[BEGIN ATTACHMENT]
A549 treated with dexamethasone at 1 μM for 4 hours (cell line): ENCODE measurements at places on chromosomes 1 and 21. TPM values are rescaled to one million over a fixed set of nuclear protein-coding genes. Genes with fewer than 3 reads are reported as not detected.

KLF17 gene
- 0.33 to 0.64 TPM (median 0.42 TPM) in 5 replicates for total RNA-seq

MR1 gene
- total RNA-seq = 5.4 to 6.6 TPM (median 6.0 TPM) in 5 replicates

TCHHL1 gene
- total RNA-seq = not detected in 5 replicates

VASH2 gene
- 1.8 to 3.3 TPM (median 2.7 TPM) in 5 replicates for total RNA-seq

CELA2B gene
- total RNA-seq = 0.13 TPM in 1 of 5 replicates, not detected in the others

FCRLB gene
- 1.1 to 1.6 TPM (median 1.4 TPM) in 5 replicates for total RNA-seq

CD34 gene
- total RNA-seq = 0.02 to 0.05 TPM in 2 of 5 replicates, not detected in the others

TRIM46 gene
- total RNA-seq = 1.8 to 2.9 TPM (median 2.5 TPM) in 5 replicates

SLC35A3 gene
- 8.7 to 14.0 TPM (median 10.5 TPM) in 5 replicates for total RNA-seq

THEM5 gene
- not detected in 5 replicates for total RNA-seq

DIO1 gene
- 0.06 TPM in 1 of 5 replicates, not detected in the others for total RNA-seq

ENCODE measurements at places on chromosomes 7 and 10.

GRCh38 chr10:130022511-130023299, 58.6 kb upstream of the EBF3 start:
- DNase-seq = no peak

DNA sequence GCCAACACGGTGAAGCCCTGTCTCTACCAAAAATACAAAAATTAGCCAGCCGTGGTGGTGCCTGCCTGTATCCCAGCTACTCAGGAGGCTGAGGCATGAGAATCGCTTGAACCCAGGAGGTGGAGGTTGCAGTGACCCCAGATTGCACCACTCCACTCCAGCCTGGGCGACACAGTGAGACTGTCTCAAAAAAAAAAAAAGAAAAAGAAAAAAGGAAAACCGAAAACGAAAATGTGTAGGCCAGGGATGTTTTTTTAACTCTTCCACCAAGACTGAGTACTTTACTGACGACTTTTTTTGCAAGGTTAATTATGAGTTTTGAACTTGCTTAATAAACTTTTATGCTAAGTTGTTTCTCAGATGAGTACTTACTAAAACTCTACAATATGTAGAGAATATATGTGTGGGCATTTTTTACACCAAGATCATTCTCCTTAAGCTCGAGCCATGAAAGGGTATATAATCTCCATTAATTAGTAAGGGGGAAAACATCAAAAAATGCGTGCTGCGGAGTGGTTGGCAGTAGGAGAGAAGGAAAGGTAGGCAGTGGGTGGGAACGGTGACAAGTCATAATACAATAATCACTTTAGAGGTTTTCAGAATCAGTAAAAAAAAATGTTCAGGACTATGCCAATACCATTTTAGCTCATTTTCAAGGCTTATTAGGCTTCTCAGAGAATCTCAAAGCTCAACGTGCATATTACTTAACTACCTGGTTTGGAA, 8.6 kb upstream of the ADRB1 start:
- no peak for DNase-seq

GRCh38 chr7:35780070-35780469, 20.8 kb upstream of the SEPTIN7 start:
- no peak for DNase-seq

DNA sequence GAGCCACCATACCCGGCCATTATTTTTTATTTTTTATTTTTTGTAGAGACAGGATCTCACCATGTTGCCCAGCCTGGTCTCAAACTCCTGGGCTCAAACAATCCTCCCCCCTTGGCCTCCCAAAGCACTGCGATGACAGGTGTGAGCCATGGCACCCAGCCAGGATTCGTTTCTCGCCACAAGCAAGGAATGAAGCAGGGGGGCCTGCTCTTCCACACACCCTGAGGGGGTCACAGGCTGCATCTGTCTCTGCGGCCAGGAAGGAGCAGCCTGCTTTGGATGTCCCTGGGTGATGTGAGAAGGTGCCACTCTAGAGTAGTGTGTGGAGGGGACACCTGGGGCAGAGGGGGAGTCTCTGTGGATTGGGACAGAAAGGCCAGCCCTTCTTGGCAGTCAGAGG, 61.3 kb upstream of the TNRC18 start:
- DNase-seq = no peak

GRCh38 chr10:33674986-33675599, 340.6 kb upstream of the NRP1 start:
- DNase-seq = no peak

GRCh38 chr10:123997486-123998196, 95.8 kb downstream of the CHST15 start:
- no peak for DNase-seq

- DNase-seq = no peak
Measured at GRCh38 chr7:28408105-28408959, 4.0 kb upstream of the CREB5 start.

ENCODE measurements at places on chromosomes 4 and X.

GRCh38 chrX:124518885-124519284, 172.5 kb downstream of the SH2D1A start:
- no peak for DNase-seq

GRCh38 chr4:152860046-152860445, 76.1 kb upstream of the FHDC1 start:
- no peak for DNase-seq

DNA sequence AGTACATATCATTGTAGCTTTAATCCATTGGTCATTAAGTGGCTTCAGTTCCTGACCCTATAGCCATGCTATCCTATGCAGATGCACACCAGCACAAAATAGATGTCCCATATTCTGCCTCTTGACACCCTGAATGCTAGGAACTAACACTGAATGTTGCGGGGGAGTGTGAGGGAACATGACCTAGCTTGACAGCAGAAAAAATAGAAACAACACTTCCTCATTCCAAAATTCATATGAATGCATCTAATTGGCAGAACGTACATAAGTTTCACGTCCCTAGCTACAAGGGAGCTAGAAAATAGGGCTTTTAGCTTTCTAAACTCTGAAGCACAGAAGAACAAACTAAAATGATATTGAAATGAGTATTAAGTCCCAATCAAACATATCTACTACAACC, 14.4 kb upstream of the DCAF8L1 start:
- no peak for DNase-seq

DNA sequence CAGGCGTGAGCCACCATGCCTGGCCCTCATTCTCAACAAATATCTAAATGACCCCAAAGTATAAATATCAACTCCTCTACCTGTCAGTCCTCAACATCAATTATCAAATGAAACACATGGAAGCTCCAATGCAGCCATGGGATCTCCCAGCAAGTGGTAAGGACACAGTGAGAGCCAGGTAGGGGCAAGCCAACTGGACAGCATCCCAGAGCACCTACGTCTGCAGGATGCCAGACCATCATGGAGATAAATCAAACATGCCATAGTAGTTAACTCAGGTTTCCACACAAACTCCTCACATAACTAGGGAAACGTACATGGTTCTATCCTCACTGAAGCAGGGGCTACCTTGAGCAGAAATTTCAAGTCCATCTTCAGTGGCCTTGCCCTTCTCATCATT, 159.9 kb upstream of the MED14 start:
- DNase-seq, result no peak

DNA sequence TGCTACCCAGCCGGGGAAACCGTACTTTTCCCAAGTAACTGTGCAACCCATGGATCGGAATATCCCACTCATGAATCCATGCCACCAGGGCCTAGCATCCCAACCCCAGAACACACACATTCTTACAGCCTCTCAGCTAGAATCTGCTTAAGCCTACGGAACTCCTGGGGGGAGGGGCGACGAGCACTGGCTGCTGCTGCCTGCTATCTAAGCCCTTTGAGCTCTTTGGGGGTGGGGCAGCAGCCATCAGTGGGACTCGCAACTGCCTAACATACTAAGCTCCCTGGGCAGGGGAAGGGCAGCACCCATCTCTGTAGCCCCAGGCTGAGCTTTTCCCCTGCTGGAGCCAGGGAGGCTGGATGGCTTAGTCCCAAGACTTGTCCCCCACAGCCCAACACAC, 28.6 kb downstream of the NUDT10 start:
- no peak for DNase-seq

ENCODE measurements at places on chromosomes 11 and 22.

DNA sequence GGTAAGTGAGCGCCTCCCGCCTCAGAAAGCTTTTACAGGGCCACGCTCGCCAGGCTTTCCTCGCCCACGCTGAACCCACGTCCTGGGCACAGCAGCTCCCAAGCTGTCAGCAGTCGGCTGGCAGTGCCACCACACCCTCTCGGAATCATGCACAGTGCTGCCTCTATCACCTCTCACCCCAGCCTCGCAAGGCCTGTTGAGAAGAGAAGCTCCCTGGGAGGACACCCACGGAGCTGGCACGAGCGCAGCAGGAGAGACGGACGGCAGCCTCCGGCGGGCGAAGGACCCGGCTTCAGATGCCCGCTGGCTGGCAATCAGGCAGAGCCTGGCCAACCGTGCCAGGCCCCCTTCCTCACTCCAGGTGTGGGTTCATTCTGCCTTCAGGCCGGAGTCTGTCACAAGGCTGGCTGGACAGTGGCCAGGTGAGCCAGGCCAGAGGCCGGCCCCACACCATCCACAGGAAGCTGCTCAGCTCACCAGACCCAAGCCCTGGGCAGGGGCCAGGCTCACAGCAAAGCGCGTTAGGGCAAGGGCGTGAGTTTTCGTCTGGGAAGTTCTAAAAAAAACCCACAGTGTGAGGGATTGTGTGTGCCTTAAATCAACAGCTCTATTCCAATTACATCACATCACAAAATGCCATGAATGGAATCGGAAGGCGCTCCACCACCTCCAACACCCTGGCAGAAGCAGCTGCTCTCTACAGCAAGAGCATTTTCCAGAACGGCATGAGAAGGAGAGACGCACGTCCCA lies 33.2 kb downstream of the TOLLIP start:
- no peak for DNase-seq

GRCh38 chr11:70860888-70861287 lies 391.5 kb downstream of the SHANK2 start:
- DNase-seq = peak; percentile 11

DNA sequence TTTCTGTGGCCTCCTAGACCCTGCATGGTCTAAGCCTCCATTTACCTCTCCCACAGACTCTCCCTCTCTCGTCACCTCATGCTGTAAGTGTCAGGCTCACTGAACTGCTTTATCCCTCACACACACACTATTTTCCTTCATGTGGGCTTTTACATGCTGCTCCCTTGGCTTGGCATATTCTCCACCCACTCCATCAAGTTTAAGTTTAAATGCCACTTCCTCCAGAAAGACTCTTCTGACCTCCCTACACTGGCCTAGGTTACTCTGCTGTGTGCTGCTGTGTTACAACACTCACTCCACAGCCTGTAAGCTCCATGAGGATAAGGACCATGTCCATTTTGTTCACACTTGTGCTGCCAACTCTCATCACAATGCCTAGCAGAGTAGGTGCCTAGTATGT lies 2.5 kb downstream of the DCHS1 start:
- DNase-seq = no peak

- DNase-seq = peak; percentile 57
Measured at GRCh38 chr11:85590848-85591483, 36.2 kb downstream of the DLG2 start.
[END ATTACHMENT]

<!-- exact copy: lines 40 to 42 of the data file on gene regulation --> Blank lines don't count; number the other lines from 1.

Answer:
GRCh38 chrX:124518885-124519284, 172.5 kb downstream of the SH2D1A start:
- no peak for DNase-seq

GRCh38 chr4:152860046-152860445, 76.1 kb upstream of the FHDC1 start: